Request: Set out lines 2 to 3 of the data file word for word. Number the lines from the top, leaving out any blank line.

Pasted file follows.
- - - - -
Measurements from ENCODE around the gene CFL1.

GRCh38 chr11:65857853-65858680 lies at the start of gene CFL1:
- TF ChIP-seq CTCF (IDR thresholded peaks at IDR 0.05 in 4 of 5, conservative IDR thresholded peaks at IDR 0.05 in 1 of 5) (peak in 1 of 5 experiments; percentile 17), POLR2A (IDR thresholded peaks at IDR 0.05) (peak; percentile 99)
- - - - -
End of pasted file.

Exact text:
GRCh38 chr11:65857853-65858680 lies at the start of gene CFL1:
- TF ChIP-seq CTCF (IDR thresholded peaks at IDR 0.05 in 4 of 5, conservative IDR thresholded peaks at IDR 0.05 in 1 of 5) (peak in 1 of 5 experiments; percentile 17), POLR2A (IDR thresholded peaks at IDR 0.05) (peak; percentile 99)